The brilliant actor Benedict Cumberbatch is in hot water for getting his words wrong. Appearing on Tavis Smiley's show, the Oscar-nominated star of "The Imitation Game" took a strong stand in favor of greater diversity in Hollywood.
That's a good thing, right? There has been much criticism that this year's Oscar nominations were insufficiently diverse, even though the president of the Academy is herself an African-American woman. But the problem is not with the Academy, but with the industry.
The Academy — which, full disclosure, is represented by my law firm — doesn't decide which movies get made or who gets the kind of juicy parts that earn you Oscar consideration. If there's blame, or responsibility, it belongs to those who make the movies — not to those giving out awards. Last year's nominees were more diverse for the very simple reason that the best pictures of the year, and the best performers, were more diverse.
Apparently, thing are, if anything, worse in the U.K. Pointing that out and calling for more diversity got Cumberbatch in trouble because he didn't say it right. Said Cumberbatch, "I think as far as colored actors go, it gets really difficult in the U.K., and I think a lot of my friends have had more opportunities here than in the U.K., and that's something that needs to change."
Colored actors? Wrong. Not just wrong, but racist, if you read some of the commentary. Cumberbatch has been apologizing ever since, calling himself an "idiot" and a "complete fool" for his "thoughtless use of inappropriate language."
What is interesting, though, is what Smiley, who is African-American, had to say. "Those who saw Benedict Cumberbatch on @PBS, know he feels persons of color are underrepresented in #Hollywood," Smiley tweeted.
Colored actors versus persons of color. Words matter. I understand that.
Actions matter more. Beliefs matter more. Words matter in part because they convey beliefs, and there is no question, if you listen to the entire interview, that Cumberbatch actually went out of his way to make clear his strong support for greater diversity. So why criticize him?
There's a great song in the musical "Rent" that makes the point that "everyone's a little bit racist," and it's true. Everybody's a little bit sexist, too, and some people far more than a little bit. Many of them would never make the mistake that Cumberbatch did. They use very nice language. They just don't hire African-Americans for parts that could as easily be played by actors of color or give them the opportunity to prove themselves. But language? Oh, they have the language down perfectly.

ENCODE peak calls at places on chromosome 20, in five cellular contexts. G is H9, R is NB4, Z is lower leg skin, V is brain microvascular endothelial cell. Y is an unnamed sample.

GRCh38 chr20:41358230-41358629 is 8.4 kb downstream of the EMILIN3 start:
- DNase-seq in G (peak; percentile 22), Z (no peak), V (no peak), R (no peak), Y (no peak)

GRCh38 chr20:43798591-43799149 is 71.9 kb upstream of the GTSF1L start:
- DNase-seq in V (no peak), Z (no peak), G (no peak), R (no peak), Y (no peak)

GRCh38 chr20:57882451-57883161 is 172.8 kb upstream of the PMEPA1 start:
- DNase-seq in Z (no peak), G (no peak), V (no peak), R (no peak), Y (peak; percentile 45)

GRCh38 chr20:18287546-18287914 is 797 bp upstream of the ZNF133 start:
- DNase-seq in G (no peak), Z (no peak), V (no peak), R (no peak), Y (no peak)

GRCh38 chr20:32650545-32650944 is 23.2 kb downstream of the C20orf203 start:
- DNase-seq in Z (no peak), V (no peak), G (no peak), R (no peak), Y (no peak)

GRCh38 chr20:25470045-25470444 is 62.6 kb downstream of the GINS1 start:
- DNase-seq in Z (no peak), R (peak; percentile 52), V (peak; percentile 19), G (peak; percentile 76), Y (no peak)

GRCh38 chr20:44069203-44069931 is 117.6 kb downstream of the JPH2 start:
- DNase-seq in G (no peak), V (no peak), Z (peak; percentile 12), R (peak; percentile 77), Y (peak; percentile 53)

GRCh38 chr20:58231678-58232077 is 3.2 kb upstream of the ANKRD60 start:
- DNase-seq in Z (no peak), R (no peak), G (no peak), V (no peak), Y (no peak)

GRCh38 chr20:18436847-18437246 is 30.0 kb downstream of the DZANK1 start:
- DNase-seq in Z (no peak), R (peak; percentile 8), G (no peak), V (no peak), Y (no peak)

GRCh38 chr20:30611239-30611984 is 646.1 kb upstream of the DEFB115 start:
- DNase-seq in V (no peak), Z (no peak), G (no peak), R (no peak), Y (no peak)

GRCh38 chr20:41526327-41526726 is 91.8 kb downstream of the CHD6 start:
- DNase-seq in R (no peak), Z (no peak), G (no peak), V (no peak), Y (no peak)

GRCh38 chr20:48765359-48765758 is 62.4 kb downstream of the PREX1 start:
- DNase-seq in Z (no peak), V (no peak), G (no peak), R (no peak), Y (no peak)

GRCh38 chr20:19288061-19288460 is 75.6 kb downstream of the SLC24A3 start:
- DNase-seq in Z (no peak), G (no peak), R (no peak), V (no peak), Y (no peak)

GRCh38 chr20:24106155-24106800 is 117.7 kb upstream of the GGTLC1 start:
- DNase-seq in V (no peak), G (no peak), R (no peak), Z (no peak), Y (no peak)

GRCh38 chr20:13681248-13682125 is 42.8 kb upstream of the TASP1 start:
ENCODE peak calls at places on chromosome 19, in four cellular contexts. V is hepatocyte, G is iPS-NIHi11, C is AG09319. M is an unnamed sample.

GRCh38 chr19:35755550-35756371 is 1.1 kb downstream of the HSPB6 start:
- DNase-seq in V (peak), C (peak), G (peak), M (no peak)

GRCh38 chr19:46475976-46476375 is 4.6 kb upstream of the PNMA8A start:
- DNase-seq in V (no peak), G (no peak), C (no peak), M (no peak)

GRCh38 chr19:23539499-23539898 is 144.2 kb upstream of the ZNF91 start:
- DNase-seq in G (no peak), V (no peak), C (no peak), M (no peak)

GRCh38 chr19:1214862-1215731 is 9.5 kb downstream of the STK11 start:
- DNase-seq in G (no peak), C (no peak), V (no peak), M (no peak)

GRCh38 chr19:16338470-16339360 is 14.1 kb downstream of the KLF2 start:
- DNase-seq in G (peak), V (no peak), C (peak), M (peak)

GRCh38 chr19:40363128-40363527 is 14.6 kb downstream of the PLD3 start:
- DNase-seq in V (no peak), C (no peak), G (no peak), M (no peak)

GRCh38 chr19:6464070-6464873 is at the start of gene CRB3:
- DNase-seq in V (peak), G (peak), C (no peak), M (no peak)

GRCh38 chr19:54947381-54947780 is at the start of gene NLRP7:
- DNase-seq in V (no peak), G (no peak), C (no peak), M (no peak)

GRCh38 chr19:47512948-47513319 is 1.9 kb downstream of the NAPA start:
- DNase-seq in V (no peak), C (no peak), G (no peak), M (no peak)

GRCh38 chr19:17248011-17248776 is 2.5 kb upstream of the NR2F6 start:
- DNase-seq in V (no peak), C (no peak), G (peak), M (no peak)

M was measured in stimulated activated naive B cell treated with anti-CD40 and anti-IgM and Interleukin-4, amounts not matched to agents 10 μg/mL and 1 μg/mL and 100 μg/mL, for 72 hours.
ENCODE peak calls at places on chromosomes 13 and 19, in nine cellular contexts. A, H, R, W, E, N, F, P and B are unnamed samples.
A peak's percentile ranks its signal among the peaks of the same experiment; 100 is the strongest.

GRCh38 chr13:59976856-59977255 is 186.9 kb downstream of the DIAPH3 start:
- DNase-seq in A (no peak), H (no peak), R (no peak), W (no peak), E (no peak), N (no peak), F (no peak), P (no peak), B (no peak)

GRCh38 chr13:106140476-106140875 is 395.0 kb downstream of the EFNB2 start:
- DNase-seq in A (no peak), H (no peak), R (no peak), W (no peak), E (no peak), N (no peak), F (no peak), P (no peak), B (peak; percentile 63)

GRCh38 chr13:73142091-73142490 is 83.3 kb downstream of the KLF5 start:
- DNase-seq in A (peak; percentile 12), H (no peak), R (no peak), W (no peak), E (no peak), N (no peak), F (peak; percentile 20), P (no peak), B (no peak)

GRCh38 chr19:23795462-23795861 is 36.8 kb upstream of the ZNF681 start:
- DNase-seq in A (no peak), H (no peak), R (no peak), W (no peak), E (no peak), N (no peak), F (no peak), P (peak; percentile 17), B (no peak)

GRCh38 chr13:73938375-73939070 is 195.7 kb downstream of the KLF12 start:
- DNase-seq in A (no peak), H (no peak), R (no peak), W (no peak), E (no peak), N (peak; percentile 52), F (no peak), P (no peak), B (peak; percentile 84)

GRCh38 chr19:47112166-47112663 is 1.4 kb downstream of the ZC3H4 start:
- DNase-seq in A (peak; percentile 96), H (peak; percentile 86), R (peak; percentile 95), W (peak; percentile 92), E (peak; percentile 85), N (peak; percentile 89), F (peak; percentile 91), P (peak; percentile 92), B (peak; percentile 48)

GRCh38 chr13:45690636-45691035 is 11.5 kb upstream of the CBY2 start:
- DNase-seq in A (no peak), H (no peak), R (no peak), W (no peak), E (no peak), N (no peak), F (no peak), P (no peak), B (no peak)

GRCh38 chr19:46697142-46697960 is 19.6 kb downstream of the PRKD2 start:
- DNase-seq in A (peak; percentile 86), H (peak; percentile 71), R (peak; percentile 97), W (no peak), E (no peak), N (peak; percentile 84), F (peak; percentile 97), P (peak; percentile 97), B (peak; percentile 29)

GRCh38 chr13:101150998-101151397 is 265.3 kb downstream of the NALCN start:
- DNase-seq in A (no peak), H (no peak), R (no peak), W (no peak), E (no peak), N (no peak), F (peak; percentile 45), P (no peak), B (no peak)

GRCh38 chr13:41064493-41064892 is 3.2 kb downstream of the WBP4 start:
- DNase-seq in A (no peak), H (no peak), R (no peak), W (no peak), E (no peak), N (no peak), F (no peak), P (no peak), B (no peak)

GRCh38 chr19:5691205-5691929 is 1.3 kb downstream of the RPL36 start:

I haven't heard anyone criticize Cumberbatch for actually doing anything racist. Quite the contrary. As Smiley pointed out, it is absolutely clear from the interview that he is one of those who see the lack of diversity as a compelling problem. So why criticize him?
The cynic in me wonders whether maybe someone is pushing this story in an effort to decrease Cumberbatch's chances of winning the Oscar and increase those of one of the other actors nominated. It's no secret that studios and others spend huge amounts of money promoting their nominees, and it's long been suspected that they may spend almost as much trashing their opponents.
I'm no film critic, but I thought Cumberbatch was brilliant in "The Imitation Game," and nothing he said to Tavis Smiley should in any way affect his claim to an Oscar. His acting and his actions matter far more than a language slip. Actions speak louder than words.
Susan Estrich is a best-selling author whose writings have appeared in newspapers such as The New York Times, Los Angeles Times, and Washington Post. Read more reports from Susan Estrich — Click Here Now.